By contrast, Energy Points in Quantified Tasks are an objective, repeatable unit of Developer effort. Instead of translating an arbitrary assessment into (say) a Fibonacci number, Energy Points are calculated from three objective 1-5 scores:
- Distance: raw effort if you knew everything about the task,
- Friction: available resources to inform the task, or the lack thereof, and
- Relativity: how much uncertainty exists in the task.
Any two Developers may have different ideas about how “big” or “hard” a task is, depending on their experience level and other factors, but it is fairly easy for everyone to agree on a score for each of these three measures.
Energy Points are calculated via the formula
(Distance + Friction) * Relativity. This estimate is thus defensible, as each of the three factors are objective, and it bears the authority of team consensus. Not only this, but because it is based on three predefined, fixed metrics, the Energy Points estimate can be compared directly to any other task from any other project or team using Quantified Tasks.
Energy Points thus represents how much Developer Energy is needed to complete the task.
Given Energy Point estimates on every task, we are now only missing one piece of information: how much Developer Energy do we have? What is our budget?
Every Developer is a unique individual. They will have different strengths, weaknesses, and experiences. Thus, for a Developer who is brand new to Quantified Tasks, it will be difficult to guess how many Energy Points they can complete in a sprint. However, after only one or two sprints, each Developer will begin to form an understanding of how much work they can complete under the circumstances.
For example, as a Principal Software Engineer in Python, I found I could complete an average of 25 Energy Points per sprint. It did not matter what the project was — as long as it was a Python-based stack, that estimate held true. If I was not proficient in the language, I could complete about 10-15 Energy Points in a sprint. Thus, I was able to select work for myself during Sprint Planning, and nearly always complete that work by the end of the sprint. (Estimates are exactly that — estimates.)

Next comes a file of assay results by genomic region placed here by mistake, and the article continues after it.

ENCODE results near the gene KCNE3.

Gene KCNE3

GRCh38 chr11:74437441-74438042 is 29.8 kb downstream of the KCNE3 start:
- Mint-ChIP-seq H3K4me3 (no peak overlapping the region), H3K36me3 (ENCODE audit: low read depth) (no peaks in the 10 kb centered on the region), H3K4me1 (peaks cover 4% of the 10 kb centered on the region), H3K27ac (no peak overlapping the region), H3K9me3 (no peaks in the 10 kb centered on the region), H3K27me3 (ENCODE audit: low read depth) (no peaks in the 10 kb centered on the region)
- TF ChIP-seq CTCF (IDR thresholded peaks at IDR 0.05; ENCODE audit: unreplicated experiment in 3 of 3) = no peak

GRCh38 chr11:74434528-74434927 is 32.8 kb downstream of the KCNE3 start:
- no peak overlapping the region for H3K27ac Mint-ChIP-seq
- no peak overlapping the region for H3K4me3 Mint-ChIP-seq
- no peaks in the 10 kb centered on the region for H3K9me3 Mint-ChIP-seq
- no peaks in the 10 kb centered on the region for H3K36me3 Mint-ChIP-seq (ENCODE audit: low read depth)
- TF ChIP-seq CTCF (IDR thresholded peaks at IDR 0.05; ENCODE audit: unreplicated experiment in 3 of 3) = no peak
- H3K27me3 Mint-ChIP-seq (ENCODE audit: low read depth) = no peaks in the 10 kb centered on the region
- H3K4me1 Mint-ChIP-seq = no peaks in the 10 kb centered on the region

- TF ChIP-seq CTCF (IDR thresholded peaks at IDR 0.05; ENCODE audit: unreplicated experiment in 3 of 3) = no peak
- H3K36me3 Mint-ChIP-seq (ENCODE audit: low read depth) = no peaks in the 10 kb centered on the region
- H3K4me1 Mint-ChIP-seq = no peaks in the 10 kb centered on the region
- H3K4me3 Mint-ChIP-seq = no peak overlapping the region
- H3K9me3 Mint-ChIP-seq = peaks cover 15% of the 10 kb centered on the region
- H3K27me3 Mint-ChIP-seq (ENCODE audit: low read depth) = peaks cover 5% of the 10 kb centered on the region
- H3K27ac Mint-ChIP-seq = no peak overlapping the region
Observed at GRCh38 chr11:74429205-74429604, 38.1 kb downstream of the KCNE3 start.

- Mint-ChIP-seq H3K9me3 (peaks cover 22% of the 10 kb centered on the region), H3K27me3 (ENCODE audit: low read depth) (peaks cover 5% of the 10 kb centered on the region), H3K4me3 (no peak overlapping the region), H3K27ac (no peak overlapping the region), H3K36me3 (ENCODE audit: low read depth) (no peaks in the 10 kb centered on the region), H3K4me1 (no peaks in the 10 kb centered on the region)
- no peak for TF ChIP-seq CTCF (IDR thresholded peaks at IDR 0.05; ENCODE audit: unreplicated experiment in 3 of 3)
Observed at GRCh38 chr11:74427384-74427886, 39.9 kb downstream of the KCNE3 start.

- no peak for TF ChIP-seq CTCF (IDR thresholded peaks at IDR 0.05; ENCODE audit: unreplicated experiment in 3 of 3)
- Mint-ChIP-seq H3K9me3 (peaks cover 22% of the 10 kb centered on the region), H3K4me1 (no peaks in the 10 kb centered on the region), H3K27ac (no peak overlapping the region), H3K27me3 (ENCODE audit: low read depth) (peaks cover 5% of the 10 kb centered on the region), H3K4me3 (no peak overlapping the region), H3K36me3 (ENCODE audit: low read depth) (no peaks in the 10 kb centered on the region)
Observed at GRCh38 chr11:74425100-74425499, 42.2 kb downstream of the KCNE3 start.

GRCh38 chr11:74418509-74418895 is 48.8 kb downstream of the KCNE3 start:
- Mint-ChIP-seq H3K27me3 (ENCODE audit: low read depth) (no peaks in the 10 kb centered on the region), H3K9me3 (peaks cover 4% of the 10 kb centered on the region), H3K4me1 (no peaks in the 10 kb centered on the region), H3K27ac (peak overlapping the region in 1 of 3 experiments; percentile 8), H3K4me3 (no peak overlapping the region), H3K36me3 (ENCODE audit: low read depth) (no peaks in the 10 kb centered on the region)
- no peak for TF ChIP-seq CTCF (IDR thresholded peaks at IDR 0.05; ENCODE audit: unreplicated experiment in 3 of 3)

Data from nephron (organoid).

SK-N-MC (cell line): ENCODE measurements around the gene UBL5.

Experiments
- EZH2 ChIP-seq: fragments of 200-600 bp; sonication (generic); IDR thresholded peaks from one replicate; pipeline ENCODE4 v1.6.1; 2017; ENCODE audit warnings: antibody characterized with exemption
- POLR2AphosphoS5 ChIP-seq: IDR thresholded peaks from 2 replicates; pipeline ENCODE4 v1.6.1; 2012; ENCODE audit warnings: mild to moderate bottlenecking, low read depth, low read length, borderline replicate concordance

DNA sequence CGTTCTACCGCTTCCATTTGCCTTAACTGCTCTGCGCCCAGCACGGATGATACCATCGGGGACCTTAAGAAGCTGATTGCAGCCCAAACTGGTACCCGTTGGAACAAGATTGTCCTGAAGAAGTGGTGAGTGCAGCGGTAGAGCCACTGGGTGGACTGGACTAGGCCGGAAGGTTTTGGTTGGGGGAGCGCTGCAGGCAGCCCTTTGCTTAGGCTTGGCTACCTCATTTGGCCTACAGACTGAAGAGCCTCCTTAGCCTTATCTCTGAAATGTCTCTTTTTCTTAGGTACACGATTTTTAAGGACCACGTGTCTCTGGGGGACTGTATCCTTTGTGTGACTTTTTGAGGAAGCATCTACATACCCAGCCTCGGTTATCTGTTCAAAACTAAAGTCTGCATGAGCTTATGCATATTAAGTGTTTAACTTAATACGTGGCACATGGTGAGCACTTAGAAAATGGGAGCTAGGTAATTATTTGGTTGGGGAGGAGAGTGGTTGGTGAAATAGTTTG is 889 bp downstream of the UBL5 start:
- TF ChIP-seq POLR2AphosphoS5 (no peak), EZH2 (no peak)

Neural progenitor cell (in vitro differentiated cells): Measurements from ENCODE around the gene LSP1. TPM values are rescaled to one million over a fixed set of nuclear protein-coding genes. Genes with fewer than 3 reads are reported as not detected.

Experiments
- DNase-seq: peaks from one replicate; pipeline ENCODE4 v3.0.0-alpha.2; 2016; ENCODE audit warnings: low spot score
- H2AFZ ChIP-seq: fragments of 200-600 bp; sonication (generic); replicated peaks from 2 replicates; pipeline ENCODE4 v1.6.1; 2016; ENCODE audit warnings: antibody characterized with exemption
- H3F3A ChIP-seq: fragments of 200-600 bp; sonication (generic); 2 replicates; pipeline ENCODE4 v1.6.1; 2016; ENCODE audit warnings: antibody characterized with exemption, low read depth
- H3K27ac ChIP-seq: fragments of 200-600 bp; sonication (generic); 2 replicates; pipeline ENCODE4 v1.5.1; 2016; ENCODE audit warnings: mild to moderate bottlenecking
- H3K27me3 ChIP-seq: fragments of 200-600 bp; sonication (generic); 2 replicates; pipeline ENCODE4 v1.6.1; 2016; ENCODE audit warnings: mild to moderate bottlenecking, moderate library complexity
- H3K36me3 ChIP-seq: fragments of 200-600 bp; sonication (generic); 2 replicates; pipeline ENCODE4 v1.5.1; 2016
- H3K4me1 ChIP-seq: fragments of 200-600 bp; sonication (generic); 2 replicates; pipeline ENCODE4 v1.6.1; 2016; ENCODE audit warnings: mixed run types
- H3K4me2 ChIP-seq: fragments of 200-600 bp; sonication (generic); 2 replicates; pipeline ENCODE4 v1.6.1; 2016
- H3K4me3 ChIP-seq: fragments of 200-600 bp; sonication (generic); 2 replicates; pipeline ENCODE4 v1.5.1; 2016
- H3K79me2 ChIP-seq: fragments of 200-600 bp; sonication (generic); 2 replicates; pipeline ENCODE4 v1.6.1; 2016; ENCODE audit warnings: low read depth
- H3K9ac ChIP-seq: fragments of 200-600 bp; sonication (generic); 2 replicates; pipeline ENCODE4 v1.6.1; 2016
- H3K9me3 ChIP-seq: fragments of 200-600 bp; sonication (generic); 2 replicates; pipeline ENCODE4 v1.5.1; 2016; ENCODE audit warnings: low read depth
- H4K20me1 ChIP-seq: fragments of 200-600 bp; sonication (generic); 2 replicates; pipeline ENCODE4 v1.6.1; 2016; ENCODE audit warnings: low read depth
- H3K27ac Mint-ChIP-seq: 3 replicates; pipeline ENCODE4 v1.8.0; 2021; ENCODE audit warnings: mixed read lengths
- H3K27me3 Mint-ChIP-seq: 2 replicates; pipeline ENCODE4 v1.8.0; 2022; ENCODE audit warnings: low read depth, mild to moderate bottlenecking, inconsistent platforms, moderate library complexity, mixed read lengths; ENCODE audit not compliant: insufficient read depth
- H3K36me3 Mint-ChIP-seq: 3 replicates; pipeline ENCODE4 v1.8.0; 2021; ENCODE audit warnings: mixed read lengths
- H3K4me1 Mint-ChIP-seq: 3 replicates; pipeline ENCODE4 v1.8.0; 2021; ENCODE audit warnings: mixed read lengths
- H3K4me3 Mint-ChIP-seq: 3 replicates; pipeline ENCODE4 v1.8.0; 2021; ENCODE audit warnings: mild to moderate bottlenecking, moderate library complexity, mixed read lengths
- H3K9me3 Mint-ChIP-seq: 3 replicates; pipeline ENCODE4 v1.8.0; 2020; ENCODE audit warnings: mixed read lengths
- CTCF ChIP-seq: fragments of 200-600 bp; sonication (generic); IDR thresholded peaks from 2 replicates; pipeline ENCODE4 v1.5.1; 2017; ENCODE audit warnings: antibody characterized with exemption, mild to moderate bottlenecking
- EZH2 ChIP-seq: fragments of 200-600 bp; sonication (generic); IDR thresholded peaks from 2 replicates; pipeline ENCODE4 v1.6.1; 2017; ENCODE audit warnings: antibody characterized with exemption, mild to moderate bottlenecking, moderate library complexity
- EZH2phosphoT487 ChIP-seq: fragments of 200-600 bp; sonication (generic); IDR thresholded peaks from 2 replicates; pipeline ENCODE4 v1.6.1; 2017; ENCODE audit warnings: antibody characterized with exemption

What’s further, Developers can use Distance, Friction, and Relativity to select work appropriate to their experience level. Someone brand new to a language should probably avoid taking on a high-Friction task, while someone who is more senior in that language should try to leave some of the easier work to the less experienced members of the team. Although two tasks with the same Energy Point estimate require roughly the same amount of energy, different Developers can handle different styles and cadences of effort.
As a Developer begins to track their Personal Velocity (the average Energy Points completed per sprint), it will become easier to set realistic goals for sprints and releases.
Energy Points not only allow you to estimate effort, but they can also serve as a reliable metric of how much work was completed. As long as the Quantified Tasks methodology is applied correctly by the team, and scores are updated as more information is learned, Personal and Team Velocity become good representations of Developer productivity.
There are a few things to be aware of with this, however, including:
Each Developer has a unique, fixed energy budget. This can be further impaired by external factors. Use Velocity as an indicator to trigger further inquiry, never a goal to be met.
Be wary of comparing Personal Velocity across Developers. No two people are identical, even if they have the same seniority and experience level.
If you want to use Quantified Tasks to measure Developer Productivity, please see Measuring Developer Productivity...For Real!.
If you want to get started using Quantified Tasks with your team or company, check out the Overview on the official website: https://www.quantifiedtasks.org/p/overview